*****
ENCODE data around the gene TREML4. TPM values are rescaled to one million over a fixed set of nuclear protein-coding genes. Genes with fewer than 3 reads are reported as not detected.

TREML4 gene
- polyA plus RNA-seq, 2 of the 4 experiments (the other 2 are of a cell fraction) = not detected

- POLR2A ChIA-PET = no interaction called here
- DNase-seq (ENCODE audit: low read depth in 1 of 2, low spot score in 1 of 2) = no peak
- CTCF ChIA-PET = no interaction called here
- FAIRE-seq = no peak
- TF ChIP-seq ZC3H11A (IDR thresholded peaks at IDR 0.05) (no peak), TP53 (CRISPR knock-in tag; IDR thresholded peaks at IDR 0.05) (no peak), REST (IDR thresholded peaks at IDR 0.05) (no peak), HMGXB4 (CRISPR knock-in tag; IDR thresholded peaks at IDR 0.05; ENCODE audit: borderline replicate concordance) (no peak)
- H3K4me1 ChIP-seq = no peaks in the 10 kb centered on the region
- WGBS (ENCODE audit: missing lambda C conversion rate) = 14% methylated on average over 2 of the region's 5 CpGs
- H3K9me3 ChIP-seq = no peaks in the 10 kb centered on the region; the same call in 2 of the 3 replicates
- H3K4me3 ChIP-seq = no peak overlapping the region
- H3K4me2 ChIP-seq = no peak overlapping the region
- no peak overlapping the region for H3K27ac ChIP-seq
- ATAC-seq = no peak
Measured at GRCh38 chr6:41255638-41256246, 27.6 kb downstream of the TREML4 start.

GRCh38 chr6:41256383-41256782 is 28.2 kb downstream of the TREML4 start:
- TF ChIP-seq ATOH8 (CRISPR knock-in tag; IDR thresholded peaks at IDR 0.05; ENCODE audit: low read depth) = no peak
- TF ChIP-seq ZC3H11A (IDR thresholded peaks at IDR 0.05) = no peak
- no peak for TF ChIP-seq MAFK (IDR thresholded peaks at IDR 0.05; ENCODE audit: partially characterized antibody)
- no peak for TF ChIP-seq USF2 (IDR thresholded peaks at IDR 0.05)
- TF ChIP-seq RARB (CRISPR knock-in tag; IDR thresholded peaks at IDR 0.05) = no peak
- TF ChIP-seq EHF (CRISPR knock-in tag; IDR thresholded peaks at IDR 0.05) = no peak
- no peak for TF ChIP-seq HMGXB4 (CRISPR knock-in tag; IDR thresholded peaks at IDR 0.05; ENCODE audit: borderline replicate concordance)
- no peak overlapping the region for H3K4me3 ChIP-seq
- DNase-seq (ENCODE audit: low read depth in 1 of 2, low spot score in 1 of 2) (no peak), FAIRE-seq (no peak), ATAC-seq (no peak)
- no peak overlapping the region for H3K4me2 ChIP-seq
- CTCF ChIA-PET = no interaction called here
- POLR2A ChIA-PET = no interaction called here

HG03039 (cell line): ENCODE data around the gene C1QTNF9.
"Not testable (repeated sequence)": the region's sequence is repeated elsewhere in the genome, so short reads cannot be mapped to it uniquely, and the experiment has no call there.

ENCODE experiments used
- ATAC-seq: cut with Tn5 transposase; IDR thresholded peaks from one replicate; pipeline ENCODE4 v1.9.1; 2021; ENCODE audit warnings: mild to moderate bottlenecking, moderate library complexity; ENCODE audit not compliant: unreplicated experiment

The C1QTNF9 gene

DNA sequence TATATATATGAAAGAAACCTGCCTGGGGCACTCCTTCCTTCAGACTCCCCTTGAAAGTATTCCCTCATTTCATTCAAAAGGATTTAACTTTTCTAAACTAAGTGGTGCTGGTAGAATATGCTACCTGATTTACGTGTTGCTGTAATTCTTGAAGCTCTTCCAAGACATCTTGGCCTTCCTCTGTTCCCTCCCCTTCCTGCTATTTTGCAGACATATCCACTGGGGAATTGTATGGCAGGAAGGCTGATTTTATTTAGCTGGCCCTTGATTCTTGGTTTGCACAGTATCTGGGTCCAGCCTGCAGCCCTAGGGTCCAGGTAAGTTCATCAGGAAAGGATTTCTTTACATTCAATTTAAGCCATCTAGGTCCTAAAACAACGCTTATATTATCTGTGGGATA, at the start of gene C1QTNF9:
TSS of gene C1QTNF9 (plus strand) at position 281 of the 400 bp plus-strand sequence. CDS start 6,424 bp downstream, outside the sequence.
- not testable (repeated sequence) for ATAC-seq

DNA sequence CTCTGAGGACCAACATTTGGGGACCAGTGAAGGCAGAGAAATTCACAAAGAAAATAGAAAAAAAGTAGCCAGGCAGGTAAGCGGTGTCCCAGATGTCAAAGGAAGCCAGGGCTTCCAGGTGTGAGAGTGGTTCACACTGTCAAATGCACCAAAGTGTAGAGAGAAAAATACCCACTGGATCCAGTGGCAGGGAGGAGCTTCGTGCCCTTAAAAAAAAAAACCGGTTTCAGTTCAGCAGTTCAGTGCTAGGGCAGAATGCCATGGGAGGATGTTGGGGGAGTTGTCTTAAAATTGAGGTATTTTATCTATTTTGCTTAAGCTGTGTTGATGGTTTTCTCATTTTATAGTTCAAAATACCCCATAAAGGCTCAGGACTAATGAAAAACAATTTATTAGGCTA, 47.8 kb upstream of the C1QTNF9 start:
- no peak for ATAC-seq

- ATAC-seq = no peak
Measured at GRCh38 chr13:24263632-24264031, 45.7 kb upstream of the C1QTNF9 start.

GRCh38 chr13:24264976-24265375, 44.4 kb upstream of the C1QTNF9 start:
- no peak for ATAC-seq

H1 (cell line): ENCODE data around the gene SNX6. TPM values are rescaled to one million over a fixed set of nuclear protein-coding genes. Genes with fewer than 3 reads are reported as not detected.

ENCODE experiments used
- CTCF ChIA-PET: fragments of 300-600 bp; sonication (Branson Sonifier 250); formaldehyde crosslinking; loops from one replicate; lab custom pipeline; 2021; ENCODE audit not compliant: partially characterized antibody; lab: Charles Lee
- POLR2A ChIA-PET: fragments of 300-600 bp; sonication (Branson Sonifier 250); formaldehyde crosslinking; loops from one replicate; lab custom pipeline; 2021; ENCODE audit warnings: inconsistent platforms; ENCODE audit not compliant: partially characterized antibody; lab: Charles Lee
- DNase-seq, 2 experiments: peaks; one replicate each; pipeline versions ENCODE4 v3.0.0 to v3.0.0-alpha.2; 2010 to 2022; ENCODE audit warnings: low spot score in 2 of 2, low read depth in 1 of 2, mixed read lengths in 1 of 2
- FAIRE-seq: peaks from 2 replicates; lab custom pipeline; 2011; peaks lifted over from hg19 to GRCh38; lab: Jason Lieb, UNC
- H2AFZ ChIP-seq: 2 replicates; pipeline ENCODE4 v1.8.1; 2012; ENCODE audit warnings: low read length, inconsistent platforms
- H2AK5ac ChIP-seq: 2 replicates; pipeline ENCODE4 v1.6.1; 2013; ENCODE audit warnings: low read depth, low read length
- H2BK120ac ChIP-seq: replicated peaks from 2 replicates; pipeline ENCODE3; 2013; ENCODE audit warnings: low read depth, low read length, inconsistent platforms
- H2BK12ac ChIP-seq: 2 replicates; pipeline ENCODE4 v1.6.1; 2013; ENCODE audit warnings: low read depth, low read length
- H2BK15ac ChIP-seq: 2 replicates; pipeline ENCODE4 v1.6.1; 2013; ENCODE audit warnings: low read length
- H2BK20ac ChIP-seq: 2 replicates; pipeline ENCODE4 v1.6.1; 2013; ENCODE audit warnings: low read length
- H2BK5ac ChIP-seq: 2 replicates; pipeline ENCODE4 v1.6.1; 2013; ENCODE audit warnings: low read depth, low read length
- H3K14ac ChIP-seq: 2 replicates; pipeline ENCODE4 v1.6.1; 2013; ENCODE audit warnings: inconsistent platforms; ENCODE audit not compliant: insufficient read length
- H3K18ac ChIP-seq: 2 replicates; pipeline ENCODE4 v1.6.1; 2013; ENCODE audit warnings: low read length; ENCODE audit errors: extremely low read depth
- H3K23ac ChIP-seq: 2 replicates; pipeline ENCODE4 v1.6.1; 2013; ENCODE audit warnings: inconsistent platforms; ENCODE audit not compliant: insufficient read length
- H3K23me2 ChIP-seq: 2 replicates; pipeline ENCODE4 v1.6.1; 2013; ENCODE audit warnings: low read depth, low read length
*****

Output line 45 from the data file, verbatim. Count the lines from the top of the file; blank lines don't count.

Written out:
ENCODE experiments used